If you’re out running around Austin and see a huge smile peeking out from under a bright orange Broncos hat, you are probably seeing this month’s member of the month, Marley A. With her ever-present double braids, and infectious positivity, Marley has made a splash since joining Trotting with Tots earlier this year. Her 17-month-old son, Zahir, takes after his Mama in the smiles department, and can usually be seen happily munching on or throwing cheerios in the stroller (if he’s not asleep, at least).
Marley (aka Marley Crue, aka Marley Mayhem, aka Leenie, aka Marlo, aka Goon, aka Changa, aka Winnie - ok, she will pretty much respond to any name you throw at her) is a former Derby Girl, who rolled with the Sun City Roller Girls before having Z-man. She is also a Licensed Professional Counselor-Intern, who sees children, adolescents, adults, and couples. Her husband, Jesus, has also been known to put in a few miles, though Marley is the primary stroller pusher.
Marley says she runs to keep her sanity and stay active, which she is certainly accomplishing, one race at a time. She has already completed 3 races this year, including her first ever half marathon. She credits her running partner, Debbie S., with helping her blow past her goal time by a full ten minutes at the Hill Country Halloween Half. She has also decided to join 5 other Trotting with Tots mamas on a Ragnar Ultra team in March, where she will run 30ish miles in less than 48 hours.
You’ll probably be able to catch Marley having a celebratory meal at Gloria’s Cafe in Cedar Park after all those miles, as that is her favorite place to dine after a long run. She has also been known to treat herself to a bag of hot Cheetos with cheese if she has a craving. Spice is in her blood, as she was born and raised in El Paso, Texas. As Marley puts it, they have “the best Mexican food on the North side of the border,” though these days she likes to put in a heavy hill workout before indulging!
When she has free time, Marley enjoys learning as much as she can about WWII. She even has a textbook on the subject at her house. She also loves collecting anything and everything Star Wars related (episodes IV-VI only, obviously), Walking Dead, or Totoro goodies. You can find her relaxing with a beer in one of her favorite Austin spots, Rainey Street, too. She says the atmosphere is relaxing and not too “crazy drinkathon” -like, which is perfect for daydreaming of opening her own ranch for dogs. Marley says she would love to own a ranch where someone could visit and receive therapy from LPCs/LMFTs with dogs thrown in the mix to help as well. She would also like it to be a haven for older dogs who could be adopted and then live our their lives in peace. Hopefully she will make sure there is a nice running path there for strollers, too.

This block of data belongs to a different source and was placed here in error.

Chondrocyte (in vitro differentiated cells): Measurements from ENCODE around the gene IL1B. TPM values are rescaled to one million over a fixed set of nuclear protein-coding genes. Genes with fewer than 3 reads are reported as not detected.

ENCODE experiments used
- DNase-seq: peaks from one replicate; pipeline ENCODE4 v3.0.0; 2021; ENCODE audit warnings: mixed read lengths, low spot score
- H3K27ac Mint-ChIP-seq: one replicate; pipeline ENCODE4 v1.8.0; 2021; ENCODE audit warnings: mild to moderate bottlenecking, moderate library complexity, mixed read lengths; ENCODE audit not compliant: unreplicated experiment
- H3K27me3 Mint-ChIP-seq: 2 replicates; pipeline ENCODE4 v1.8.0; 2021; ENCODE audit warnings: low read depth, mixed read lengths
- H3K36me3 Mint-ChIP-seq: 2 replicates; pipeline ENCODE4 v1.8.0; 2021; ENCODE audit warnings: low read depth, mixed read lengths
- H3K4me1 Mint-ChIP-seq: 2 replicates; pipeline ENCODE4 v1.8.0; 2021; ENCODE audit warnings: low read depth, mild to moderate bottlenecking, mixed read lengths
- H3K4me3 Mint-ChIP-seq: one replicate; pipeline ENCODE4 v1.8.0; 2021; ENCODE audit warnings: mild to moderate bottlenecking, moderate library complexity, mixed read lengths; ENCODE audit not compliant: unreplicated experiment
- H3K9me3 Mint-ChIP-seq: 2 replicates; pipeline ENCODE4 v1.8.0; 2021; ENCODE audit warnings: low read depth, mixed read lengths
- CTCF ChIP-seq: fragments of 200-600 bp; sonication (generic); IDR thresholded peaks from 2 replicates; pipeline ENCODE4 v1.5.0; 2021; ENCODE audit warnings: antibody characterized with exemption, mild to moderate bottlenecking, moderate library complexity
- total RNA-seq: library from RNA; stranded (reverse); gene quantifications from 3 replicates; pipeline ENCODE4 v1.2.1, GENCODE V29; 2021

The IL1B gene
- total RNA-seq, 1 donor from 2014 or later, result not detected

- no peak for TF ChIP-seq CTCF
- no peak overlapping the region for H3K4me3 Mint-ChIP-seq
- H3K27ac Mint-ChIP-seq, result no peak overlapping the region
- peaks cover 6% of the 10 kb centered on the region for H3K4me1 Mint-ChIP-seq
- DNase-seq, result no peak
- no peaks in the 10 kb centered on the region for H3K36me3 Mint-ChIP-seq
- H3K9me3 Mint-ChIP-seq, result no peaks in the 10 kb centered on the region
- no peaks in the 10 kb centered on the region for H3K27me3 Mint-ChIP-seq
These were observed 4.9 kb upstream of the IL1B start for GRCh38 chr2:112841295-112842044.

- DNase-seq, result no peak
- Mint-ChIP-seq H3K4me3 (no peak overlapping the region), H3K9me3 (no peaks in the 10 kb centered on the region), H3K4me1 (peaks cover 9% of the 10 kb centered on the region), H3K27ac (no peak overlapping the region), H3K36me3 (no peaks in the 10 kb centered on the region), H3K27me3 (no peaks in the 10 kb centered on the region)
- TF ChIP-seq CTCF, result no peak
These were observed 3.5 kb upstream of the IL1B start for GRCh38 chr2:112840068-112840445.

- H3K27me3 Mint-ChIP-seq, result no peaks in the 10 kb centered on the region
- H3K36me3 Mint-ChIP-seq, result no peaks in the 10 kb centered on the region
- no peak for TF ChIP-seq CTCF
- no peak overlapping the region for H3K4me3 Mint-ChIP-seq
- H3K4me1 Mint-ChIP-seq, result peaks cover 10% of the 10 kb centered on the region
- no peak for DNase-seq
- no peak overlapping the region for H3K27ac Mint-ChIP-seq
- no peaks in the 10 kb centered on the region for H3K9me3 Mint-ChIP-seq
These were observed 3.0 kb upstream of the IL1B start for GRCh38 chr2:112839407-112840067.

Although her dream job would be a peaceful retreat, her go-to running music is far from it. Marley likes to jam out to heavy metal both on the trails (especially her favorite, Zilker Park), and at home. Although her musical choices tend to get her some strange looks when she is running with Zahir. However, he is a fan, too, and often falls asleep to Metallica. On her current playlist you can find System of a Down, Iron Maiden, and Iced Earth, and her favorite warm-up song is Beautiful Loser from William Control. She might change her tune, however, if Adrien Brody decided to tickle the ivories for her and offer her a serenade a la his Pianist days.
You can find Marley at most meetup locations, though the Quarry in the summer is a favorite of both hers and Zahir’s. A definite non-favorite in their house, however, is Dora the Explorer, since in almost every episode the poor girl has to cross a bridge and those subliminal messages are not ones that Marley wants Zahir to have to endure.
So the next time you hear the distinct sound of B.O.B. Stroller wheels crunching on gravel and the sounds of heavy metal screeching along, make sure you say “hi” to Marley!
When my son was younger, we participated in swimming classes. It required me to be in the water with him, so that meant getting into a swimsuit with other parents and hopping in the shallow water to sing and splash along to the same songs over and over every week. Now, this class wouldn't have been equivalent to hell, rather just below that feeling, if it weren't for the MILF that was also in his class with us--you know that one with the six pack that chose to wear a bikini to Mommy and Me classes every week. So now I was not only hoping my son would somehow develop a Phelps gene just so I wouldn't have to subject myself to body dysmorphia and salt water to the eyeballs, causing a Marilyn Manson effect, but also because I really do not enjoy participating in my children's activities. That 'walk of shame' from the moment you unwrap your towel to when you quickly plunge yourself waist-deep into the water... oh yeah, that is so fun. And who the heck can maintain a fresh bikini line all year long? If it's cold and snowing outside, the high maintenance stuff should be allowed to go into hibernation too.